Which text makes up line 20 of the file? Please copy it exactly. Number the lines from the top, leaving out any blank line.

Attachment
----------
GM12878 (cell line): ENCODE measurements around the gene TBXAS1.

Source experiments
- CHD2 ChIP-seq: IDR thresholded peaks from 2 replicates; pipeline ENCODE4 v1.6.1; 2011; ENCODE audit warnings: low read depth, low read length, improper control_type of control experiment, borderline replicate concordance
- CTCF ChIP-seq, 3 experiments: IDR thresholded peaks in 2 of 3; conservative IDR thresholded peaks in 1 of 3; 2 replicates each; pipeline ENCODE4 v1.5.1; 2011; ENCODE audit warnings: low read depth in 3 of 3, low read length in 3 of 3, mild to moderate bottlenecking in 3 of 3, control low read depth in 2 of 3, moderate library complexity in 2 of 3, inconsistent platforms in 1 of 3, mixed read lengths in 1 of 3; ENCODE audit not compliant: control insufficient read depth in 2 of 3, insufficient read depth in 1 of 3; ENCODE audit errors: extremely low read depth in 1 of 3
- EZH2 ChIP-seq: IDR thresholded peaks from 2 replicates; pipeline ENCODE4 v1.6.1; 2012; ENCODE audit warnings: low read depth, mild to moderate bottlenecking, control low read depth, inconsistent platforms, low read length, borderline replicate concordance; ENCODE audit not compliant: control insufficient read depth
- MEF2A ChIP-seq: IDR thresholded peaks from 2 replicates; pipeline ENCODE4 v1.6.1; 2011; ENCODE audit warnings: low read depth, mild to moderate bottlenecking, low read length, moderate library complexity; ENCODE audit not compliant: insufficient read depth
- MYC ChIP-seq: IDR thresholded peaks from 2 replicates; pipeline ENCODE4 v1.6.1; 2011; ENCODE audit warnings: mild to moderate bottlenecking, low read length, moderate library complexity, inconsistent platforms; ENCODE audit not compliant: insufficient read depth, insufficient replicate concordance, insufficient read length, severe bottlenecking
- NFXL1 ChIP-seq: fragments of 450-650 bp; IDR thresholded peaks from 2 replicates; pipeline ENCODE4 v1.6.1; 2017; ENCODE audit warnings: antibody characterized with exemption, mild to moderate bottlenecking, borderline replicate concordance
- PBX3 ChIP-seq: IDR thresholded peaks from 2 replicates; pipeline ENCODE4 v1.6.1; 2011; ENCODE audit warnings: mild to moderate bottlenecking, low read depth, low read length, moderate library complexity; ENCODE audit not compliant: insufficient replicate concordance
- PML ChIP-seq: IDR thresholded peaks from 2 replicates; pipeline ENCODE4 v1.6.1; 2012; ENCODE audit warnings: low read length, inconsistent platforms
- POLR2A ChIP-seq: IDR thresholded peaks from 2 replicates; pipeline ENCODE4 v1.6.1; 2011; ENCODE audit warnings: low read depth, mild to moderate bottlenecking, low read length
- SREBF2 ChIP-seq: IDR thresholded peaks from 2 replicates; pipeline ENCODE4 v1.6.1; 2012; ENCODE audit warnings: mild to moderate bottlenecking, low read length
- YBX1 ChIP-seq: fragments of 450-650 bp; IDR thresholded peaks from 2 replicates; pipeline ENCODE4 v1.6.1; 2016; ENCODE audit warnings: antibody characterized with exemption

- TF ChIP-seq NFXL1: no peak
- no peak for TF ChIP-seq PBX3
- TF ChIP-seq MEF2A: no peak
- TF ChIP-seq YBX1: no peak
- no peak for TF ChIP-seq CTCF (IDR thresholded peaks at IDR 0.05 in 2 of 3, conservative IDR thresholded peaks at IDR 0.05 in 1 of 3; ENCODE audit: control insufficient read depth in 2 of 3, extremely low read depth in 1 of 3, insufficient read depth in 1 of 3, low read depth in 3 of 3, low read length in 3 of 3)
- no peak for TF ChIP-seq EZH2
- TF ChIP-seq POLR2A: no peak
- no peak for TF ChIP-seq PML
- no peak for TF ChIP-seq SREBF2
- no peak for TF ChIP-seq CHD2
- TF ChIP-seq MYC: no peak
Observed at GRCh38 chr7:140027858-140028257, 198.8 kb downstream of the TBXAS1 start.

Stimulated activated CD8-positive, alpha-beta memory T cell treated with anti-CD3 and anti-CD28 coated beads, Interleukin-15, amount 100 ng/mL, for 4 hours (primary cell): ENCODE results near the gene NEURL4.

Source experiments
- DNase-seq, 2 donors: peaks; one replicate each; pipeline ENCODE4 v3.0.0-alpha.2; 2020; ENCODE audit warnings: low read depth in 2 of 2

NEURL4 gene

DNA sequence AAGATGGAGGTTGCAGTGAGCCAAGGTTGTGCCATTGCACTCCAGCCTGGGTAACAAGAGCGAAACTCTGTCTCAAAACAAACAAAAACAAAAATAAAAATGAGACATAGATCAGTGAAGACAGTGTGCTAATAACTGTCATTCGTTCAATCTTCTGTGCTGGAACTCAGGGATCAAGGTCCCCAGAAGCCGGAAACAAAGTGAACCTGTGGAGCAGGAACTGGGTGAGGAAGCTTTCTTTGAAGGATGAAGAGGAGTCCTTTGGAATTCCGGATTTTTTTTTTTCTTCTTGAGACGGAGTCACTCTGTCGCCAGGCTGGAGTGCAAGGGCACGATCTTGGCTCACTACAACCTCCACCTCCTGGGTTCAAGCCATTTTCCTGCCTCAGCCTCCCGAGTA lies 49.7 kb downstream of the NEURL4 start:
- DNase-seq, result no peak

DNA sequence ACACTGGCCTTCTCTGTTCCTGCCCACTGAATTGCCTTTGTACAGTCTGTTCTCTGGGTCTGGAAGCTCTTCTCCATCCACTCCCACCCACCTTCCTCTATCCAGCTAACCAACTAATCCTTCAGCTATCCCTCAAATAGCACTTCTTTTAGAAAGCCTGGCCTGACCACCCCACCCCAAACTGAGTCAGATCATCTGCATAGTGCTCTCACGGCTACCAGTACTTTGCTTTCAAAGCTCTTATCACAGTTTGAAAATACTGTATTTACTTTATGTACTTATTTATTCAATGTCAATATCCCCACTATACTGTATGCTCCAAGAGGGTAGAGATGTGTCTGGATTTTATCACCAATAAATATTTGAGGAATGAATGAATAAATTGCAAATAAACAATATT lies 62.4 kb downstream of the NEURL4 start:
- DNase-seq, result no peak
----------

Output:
- TF ChIP-seq POLR2A: no peak